With the almost endless number of rifles, pistols, barrels, and uppers chambered in each cartridge, it is easy to see why the 223/5.56 and the 300 Blackout are currently the most popular cartridges for the AR-15 platform. Though they may be the most popular, the 300 AAC Blackout and the 223/5.56 NATO are very different cartridges with very different capabilities. In this article, we will be discussing these differences to help make your decision a little easier.
Stood side by side, it is easy to see just how different the 223/5.56 and the 300 Blackout are in terms of appearance. Perhaps the biggest difference between the 223/5.56 and the 300 Blackout is the bullets they are using. The 5.56/223 uses 22 caliber projectiles, or 0.224” diameter, which generally range from 35 grains up to 95 grains (too heavy for most magazines). Factory loaded 223/5.56 ammunition generally ranges from 35 grains up to 77 grains to ensure that the ammo can fit in most magazines.
As its naming suggests, the 300 Blackout uses 30 caliber projectiles, or 0.308” diameter. This 0.084” increase in diameter over the 223/5.56 allows the 300 Blackout to fire much heavier projectiles ranging from 110 grains all the way up to and including 250 grains. Typical 300 Blackout factory load offerings range from 110 grains up to 220 grains.
Another major difference between the 223/5.56 and the 300 Blackout is the case length of each. The 223/5.56 has a nominal empty case length of 1.76 inches. Due to the long nature of heavy 30 caliber projectiles, the case of the 300 Blackout had to be shortened to 1.368 inches, or almost 0.4 inches shorter than the 223/5.56.
Although the empty case lengths of each cartridge may differ substantially, both cartridges have a maximum overall length of 2.26 inches when loaded (the max length that most AR-15 magazines will accommodate). With a similar overall height, you may have also noticed how similar the 223/5.56 and 300 Blackout cases look towards the base.
223/5.56 is one of the parent cases of the 300 Blackout, which means that they share the same base dimensions. Sharing the same base dimensions means that both cartridges can be used out of the same magazines (though the 300 Blackout typically operates more effectively in a 300 Blackout specific magazine). In fact, many reloaders use spent 223/5.56 cases to cut down and form 300 Blackout cases.
Perhaps the biggest comparison made between the 223/5.56 and the 300 Blackout is the power that each cartridge can generate. Though they may not be generating a considerable amount of kinetic energy in terms of rifle cartridges, both the 300 Blackout and the 223/5.56 NATO have a SAAMI maximum pressure rating of 55,000 psi.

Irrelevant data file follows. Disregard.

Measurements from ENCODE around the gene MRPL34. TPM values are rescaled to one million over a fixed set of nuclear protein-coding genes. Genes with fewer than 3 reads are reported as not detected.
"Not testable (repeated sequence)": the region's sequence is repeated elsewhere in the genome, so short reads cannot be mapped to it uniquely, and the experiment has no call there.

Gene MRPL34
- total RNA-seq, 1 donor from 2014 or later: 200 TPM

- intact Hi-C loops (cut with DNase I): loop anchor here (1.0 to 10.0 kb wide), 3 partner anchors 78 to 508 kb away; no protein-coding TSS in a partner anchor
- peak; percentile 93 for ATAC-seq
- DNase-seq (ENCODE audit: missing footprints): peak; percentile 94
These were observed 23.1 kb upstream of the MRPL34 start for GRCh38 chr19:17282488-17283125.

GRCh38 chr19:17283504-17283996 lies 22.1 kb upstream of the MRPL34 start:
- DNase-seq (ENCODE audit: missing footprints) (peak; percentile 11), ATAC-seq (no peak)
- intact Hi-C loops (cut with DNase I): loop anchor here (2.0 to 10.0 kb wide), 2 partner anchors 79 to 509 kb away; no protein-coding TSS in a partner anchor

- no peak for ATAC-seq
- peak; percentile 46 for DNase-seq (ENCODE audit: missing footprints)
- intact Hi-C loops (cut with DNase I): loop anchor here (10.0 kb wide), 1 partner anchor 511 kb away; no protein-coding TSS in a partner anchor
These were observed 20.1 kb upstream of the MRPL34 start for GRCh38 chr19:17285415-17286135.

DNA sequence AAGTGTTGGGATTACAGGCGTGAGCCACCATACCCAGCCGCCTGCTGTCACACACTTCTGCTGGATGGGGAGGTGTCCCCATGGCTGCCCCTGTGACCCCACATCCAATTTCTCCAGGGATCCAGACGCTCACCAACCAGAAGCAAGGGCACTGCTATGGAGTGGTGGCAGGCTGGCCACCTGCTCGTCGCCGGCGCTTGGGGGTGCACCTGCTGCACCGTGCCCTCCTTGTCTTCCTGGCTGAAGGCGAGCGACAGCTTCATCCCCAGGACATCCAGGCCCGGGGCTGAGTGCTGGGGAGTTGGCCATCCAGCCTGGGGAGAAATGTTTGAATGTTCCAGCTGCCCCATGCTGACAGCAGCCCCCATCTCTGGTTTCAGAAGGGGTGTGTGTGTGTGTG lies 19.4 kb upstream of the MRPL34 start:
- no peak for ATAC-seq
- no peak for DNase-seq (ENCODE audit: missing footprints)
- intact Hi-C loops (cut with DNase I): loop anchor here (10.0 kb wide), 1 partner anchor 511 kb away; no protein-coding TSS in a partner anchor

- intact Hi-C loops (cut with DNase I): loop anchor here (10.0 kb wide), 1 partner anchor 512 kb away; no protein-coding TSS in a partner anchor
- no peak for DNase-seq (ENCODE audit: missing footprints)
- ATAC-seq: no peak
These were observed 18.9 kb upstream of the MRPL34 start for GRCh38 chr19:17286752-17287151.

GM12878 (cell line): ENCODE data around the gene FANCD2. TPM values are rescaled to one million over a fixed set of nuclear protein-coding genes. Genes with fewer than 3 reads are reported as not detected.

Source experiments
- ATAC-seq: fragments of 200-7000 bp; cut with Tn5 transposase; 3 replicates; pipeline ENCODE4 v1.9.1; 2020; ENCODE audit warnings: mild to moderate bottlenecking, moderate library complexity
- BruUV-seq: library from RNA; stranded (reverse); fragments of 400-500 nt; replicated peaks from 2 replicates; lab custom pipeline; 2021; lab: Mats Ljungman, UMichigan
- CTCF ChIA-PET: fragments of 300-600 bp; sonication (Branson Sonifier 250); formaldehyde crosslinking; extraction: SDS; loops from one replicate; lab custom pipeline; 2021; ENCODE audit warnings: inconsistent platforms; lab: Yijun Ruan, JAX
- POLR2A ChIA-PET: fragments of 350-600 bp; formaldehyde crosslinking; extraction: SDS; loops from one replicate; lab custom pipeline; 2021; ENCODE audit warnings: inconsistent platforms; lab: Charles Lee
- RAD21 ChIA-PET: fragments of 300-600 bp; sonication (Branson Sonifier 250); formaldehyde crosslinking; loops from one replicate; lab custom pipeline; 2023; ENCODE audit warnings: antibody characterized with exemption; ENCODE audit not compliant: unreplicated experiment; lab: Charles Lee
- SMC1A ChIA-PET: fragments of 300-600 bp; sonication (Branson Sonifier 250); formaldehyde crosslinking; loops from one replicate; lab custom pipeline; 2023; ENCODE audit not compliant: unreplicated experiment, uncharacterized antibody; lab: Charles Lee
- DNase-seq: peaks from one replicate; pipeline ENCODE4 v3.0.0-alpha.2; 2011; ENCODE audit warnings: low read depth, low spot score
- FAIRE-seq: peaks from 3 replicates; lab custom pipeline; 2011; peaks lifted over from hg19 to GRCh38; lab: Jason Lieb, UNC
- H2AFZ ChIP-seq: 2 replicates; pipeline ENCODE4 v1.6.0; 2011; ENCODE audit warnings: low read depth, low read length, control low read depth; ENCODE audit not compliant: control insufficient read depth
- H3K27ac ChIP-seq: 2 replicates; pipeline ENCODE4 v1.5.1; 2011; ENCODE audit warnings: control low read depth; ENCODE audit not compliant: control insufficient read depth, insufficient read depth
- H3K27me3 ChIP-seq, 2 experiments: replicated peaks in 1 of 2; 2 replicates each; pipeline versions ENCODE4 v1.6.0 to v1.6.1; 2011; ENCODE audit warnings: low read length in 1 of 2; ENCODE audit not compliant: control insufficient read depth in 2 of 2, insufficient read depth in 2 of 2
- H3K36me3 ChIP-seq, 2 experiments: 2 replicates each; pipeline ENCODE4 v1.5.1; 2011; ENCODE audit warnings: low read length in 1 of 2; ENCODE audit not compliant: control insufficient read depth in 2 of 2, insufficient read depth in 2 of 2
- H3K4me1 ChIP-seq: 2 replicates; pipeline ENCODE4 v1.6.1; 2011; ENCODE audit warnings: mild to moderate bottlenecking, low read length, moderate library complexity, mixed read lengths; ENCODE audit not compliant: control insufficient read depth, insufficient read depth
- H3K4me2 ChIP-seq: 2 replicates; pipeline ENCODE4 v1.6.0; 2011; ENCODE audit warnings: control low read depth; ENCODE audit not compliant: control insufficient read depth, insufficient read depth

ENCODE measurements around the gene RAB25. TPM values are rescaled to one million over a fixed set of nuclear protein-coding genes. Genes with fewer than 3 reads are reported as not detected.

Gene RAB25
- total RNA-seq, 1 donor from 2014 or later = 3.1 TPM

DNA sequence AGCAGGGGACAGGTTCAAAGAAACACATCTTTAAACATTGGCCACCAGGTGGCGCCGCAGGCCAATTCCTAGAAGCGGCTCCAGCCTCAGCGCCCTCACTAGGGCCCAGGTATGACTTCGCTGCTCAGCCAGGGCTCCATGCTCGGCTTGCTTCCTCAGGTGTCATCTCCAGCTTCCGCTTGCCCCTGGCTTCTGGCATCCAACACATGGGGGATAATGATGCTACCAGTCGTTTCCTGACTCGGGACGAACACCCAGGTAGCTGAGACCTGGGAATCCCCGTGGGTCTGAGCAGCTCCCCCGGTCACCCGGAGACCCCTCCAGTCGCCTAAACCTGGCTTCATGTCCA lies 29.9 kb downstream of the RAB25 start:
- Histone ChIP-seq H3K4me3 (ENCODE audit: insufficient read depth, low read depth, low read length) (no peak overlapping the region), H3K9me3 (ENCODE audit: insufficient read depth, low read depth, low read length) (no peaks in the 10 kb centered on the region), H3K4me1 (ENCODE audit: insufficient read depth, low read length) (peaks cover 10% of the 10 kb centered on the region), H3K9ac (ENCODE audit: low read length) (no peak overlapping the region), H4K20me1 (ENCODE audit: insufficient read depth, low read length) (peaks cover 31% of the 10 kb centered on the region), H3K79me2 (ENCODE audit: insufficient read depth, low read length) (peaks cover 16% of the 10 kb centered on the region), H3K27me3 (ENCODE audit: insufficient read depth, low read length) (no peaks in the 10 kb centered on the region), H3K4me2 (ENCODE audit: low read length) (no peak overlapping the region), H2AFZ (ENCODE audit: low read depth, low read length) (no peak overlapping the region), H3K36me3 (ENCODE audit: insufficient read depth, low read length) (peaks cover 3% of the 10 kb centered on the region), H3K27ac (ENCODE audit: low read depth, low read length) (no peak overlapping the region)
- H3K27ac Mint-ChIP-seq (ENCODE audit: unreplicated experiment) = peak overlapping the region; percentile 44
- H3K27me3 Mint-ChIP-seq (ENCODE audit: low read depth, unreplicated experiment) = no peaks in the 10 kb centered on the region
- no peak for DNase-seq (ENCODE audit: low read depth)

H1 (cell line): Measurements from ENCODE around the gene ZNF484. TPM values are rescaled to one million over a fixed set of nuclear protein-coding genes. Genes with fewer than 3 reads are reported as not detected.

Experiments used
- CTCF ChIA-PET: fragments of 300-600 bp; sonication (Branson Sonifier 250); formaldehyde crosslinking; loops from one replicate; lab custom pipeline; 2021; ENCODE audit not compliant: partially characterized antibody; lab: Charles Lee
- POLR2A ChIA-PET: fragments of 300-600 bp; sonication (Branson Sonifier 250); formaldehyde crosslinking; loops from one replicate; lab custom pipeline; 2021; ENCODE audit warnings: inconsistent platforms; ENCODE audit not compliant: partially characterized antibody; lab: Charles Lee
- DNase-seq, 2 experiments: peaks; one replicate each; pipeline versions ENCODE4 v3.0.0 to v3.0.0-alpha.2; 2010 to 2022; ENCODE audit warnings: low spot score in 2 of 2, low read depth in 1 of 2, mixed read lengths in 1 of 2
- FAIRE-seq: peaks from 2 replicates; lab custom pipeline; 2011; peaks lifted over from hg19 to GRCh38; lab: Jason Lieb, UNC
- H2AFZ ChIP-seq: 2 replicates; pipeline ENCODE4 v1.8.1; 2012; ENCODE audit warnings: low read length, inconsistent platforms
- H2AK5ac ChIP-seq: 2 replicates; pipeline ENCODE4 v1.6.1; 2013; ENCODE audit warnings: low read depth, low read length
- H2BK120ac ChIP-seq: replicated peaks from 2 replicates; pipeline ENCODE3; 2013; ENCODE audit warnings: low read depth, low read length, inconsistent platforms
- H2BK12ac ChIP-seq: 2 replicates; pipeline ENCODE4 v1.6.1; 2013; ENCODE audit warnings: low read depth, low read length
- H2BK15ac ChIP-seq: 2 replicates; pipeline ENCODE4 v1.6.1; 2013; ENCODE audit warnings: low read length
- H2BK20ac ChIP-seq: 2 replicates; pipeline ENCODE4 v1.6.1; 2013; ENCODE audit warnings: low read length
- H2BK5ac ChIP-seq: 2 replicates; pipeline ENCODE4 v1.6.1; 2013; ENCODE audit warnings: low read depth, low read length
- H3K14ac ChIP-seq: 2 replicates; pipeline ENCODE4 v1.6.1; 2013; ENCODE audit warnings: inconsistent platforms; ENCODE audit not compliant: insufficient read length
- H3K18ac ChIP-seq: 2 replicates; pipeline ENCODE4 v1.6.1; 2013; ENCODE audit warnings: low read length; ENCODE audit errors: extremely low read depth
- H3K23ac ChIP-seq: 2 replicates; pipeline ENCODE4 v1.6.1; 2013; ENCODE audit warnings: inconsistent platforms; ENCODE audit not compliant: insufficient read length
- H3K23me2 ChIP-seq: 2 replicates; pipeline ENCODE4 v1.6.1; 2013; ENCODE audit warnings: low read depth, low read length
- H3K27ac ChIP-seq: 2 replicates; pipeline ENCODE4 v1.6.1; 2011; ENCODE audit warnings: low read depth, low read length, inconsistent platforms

The most common 223/5.56 factory load offering is a 55 grain FMJ that produces around 1,281 foot pounds of kinetic energy at a muzzle velocity of 3,240 feet per second. A Hornady Frontier 300 Blackout, loaded with a 125-grain bullet produces 1,313 ft/lbs. of kinetic energy at a muzzle velocity of 2,175 feet per second. Although the 300 Blackout is significantly slower than the 223/5.56, we can see that they are evenly matched in terms of muzzle energy…. At least with supersonic load offerings.
Subsonic ammunition is where these cartridges really differ. With a limited range of bullet weights (especially weights useful in the AR-15), the 223/5.56 is not very effective when it comes to subsonic ammo. In fact, the 223 Remington Atomic 77 grain HPBT subsonic offering is only producing 188 ft/lbs. of kinetic energy at a muzzle velocity of 1,050 feet per second.
For reference, a 22 LR CCI Stinger is producing 191 ft/lbs. of kinetic energy at a muzzle velocity of 1,640 feet per second. It should be noted that the 77-grain bullet has a much higher ballistic coefficient than the 32 grain 22 LR bullet; however, it is easy to see just how limited the 223/5.56 is when it comes to subsonic ammunition. (Keep in mind that depending on the firearm, subsonic 223/5.56 may not cycle reliably)
The 300 Blackout, on the other hand, has a distinct advantage when it comes to subsonic ammunition. With its much heavier range of 30 caliber projectiles, it is easy to guess why. Underwood’s 220 grain subsonic 300 Blackout offering produces 518 ft/lbs. of kinetic energy at a muzzle velocity of 1,030 feet per second. This is nearly 3 times the amount of kinetic energy that the 223/5.56 subsonic offering is producing, meaning that the 300 Blackout is a superior choice for subsonic ammo.